RHA is repeating calls for an essential user fuel rebate ahead of an anticipated fuel duty cut in Chancellor Rishi Sunak’s Spring Statement today (23 March).

The trade body is asking government to consider a 15p per litre fuel rebate to coach operators and hauliers, citing “paper thin” margins and extreme operating costs despite a fuel duty freeze.

Britain has the highest fuel duty in Europe, with coach operators currently facing diesel fuel duty of 57.95p per litre. While RHA says a cut to fuel duty will help, it will “not solve everything”.

Says Paul Mummery, RHA Press Officer: “Operating costs are going up and with profit margins as thin as they are, after a couple of years a lot of firms have barely turned a wheel. It’s a chronic issue, which is why we’re calling for a fuel duty cut. There’s a lot of speculation that the chancellor is going to announce up to 5p per litre, which is welcome, but an essential user rebate is something we’ve also been long campaigning on.”

The campaign for a 15p per litre fuel rebate is not new: RHA has campaigned for such a rebate to keep Britain’s haulage industry competitive with Europe, with the model initially to put Britain in line with Germany. The trade body argues the rebate is “absolutely relevant” to coach operators as well.

Such calls have not previously gained traction with government, but have recently received the backing of major coach industry players such as FlixBus and in mid-March 40 cross-party MPs wrote to Chancellor Rishi Sunak advocating the rebate proposal.

“It’s a big ask but we have to ask for it,” says Mr Mummery. “There’s a lot of politics around whatever the decision that government takes will be. If the speculation is somewhat accurate we’ve probably got a better chance now than we had before.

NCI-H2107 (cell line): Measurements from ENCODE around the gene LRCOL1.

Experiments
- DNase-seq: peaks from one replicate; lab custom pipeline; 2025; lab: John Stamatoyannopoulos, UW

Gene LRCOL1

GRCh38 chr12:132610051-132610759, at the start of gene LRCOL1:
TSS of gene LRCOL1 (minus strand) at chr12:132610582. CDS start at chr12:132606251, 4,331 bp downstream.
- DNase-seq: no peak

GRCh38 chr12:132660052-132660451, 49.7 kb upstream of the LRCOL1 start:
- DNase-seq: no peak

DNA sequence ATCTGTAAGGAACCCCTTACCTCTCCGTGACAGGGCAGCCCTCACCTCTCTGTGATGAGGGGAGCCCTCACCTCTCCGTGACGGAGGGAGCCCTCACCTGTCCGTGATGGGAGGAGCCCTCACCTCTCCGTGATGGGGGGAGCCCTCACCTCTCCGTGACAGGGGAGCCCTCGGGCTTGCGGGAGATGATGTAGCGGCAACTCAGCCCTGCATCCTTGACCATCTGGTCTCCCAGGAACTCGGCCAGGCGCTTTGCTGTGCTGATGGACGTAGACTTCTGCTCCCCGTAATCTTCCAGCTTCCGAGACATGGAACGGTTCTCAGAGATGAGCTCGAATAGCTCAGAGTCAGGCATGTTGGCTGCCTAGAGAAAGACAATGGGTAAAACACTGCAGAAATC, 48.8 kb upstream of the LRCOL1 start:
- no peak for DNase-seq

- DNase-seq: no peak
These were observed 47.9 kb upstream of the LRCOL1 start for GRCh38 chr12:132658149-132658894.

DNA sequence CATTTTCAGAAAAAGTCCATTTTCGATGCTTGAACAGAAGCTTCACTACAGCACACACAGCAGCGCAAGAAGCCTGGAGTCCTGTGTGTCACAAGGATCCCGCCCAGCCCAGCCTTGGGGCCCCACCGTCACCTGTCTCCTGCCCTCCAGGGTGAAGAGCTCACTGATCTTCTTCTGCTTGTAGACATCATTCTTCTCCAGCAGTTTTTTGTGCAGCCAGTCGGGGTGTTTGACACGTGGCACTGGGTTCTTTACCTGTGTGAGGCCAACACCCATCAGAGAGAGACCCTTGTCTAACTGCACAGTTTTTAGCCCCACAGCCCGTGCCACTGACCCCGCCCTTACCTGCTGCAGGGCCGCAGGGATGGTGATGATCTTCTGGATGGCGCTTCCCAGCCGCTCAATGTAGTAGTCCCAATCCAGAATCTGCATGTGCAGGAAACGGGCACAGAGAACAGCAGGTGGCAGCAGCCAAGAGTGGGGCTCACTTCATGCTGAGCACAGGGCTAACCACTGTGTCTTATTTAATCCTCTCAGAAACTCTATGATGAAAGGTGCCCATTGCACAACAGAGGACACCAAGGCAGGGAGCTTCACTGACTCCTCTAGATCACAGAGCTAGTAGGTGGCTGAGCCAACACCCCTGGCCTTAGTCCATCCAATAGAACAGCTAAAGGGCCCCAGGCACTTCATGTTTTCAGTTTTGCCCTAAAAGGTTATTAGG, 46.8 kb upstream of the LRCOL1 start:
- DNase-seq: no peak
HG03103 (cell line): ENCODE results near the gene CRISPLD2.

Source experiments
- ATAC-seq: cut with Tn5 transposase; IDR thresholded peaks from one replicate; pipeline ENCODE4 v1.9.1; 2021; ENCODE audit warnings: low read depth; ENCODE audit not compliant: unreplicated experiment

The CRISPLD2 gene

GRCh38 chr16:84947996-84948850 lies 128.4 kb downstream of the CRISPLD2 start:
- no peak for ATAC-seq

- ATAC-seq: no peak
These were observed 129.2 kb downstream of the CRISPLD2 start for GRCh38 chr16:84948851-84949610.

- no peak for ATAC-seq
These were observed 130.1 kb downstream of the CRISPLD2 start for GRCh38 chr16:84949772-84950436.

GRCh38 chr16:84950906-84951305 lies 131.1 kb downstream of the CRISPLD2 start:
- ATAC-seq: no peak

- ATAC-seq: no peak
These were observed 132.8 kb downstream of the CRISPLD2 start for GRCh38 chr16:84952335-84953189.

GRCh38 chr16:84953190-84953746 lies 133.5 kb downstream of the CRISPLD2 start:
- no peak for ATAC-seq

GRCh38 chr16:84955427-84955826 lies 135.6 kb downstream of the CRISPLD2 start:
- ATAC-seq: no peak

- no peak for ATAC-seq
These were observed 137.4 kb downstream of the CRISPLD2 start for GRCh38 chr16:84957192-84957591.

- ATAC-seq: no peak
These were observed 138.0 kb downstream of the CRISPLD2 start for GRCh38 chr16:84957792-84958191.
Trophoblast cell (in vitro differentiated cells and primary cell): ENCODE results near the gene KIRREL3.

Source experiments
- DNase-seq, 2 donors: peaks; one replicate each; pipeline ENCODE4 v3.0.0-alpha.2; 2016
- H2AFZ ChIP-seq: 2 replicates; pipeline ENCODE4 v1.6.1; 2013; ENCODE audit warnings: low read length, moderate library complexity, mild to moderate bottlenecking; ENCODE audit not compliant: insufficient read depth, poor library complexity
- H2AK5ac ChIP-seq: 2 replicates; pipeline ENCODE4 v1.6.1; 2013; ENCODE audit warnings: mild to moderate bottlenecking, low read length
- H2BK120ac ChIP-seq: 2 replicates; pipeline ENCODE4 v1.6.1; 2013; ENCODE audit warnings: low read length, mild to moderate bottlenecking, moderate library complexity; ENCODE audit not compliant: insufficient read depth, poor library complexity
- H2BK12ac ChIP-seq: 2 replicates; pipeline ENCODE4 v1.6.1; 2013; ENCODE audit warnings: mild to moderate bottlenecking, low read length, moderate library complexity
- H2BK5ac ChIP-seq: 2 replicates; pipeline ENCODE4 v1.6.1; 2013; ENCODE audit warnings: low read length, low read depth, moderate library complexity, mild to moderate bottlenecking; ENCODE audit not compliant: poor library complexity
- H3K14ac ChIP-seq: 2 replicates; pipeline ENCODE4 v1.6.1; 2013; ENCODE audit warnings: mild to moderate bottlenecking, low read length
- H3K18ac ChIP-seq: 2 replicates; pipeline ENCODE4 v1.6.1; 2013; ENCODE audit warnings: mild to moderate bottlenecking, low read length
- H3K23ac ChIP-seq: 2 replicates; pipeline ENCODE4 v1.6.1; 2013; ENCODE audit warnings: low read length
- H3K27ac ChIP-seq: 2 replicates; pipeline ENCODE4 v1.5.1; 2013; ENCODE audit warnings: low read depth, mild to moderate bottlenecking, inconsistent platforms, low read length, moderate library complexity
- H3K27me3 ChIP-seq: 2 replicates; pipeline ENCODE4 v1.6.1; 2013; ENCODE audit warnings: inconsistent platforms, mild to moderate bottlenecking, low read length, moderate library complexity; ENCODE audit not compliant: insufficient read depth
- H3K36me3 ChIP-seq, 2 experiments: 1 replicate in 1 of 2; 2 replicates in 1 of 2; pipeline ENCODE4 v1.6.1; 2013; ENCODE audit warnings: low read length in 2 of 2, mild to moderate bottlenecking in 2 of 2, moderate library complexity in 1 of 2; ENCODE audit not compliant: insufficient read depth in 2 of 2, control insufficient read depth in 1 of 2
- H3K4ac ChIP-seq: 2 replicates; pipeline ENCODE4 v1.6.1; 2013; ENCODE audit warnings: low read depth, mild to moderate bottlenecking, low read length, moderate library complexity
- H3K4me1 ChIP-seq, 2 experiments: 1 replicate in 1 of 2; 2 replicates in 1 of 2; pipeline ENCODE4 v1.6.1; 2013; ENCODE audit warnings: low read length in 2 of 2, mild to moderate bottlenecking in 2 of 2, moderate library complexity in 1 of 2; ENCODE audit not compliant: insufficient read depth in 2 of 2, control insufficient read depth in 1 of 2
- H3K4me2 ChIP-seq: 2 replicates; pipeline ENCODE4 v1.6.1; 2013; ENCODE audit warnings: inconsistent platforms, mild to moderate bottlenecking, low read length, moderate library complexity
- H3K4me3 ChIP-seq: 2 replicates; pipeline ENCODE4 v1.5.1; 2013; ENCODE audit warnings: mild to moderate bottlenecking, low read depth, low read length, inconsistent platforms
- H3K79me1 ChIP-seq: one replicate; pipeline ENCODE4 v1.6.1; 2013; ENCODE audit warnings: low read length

“All eyes seem to be on the fuel duty cut rather than the rebate. We see them as two different things – we’re not saying either or, we are calling for a fuel duty cut because it would be good for us, but we still maintain the principal that firms should enjoy an essential user rebate.

“When we’re beyond where we are now and things have settled back down again, as far as we’re concerned the need for an essential user rebate will still be there.”

If no rebate is forthcoming RHA warns that “every firm has a tipping point”. While Mr Mummery acknowledges it would be irresponsible to speculate the consequences of no rebate, he points to the economic reality of rising costs and shrinking profits. “Which is why we will work as hard as we can to get the best deal we can. It’s a dire situation for everybody, and we have to be steadfast in our call to government.

“All eyes are on the Chancellor. Even if we get some for what we’re calling for, there’s still a lot of work to do as far as the other challenges are concerned.”